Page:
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    ISS028-E-017067 (16 July 2011) --- When asked by a reporter if she noticed a difference in the International Space Station on her current visit with the Atlantis STS-135 crew, versus an earlier lengthy visit, NASA astronaut Sandy Magnus mentioned the Cupola's addition, which was not on the station during her earlier stay there. This is one of series of photos showing Magnus, mission specialist for the Space Shuttle Program's final flight, taking advantage of the zero gravity of space and the panoramic view provided by the multi-windowed Cupola.

  • Sandy Magnus› View High-res
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    ISS028-E-017042 (16 July 2011) --- When asked by a reporter if she noticed a difference in the International Space Station on her current visit with the Atlantis STS-135 crew, versus an earlier lengthy visit, NASA astronaut Sandy Magnus mentioned the Cupola's addition, which was not on the station during her earlier stay there. This is one of series of photos showing Magnus, mission specialist for the Space Shuttle Program's final flight, taking advantage of the zero gravity of space and the panoramic view provided by the multi-windowed Cupola.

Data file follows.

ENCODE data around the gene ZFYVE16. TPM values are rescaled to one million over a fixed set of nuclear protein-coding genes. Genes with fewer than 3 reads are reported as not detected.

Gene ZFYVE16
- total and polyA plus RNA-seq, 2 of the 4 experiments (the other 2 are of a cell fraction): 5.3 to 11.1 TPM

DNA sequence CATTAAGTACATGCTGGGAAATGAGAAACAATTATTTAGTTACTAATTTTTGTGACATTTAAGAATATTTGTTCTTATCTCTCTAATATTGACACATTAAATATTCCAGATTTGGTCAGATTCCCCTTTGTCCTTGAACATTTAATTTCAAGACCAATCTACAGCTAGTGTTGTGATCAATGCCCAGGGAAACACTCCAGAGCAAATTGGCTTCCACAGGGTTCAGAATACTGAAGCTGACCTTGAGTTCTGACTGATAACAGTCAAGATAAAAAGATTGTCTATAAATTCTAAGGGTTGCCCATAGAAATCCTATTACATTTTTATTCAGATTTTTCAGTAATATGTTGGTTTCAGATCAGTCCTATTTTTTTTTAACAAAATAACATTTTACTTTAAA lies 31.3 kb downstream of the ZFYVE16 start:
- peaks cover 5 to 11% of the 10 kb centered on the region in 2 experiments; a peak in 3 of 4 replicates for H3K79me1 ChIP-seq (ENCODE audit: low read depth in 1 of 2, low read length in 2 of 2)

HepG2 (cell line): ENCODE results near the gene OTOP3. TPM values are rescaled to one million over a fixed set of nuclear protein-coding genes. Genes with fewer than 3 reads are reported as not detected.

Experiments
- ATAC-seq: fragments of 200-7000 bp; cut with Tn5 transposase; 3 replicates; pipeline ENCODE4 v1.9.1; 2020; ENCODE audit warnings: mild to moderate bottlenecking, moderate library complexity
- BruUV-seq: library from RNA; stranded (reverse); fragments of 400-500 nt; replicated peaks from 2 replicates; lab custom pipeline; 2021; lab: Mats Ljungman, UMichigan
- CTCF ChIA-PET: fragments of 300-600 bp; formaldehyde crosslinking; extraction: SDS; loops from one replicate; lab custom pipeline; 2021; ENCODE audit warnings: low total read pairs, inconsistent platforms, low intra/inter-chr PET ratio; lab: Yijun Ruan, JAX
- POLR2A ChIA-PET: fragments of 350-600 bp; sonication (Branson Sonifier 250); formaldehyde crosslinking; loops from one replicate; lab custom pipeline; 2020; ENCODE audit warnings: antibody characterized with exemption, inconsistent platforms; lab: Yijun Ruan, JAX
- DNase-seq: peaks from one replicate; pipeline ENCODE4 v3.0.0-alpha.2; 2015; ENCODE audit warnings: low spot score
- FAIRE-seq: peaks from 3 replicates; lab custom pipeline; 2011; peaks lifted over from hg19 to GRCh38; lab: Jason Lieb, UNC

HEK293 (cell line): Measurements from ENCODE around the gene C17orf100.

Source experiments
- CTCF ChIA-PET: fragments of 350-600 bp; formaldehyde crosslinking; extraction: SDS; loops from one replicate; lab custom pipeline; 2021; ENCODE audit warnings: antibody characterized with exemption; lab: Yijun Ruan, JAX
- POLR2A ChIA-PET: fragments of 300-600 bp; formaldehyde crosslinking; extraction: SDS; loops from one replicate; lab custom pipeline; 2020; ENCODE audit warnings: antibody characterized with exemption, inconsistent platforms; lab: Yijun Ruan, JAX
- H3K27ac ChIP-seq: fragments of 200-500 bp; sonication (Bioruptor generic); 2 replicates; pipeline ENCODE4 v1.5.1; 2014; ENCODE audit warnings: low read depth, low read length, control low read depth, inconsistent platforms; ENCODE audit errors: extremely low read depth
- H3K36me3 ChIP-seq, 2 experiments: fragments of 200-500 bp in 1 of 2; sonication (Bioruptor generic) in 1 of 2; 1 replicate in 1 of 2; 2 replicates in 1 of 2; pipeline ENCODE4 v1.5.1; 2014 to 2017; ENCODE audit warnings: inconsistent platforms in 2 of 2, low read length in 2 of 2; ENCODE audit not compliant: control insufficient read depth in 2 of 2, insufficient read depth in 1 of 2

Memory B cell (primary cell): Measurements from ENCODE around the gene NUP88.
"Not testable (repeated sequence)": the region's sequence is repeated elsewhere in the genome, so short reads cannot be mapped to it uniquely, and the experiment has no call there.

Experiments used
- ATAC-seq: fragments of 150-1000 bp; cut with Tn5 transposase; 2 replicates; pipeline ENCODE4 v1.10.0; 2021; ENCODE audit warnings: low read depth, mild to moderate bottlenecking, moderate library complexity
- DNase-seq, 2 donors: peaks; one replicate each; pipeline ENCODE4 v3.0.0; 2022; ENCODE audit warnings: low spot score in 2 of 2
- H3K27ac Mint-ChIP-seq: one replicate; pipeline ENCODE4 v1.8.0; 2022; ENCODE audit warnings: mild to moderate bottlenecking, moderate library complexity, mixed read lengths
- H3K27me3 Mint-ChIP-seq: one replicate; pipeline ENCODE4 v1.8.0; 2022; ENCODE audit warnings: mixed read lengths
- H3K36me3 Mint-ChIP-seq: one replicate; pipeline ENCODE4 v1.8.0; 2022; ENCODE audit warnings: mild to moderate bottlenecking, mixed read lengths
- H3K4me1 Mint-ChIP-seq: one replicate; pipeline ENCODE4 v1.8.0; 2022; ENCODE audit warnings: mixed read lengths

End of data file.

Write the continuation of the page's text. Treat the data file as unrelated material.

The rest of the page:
• Atlantis and its Orbital Boom Sensor System robot arm extension backdropped against Earth's horizon› View High-res
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    ISS028-E-017197 (16 July 2011) --- One of the members of the joint crews for STS-135 and International Space Station Expedition 28 exposed this image of Atlantis and its Orbital Boom Sensor System robot arm extension backdropped against Earth's horizon and a greenish phenomenon associated with Aurora Australis. One of the station's solar array panels appears at upper left. Because of exposure time needed for this type photographny, some of the stars in the background are blurred.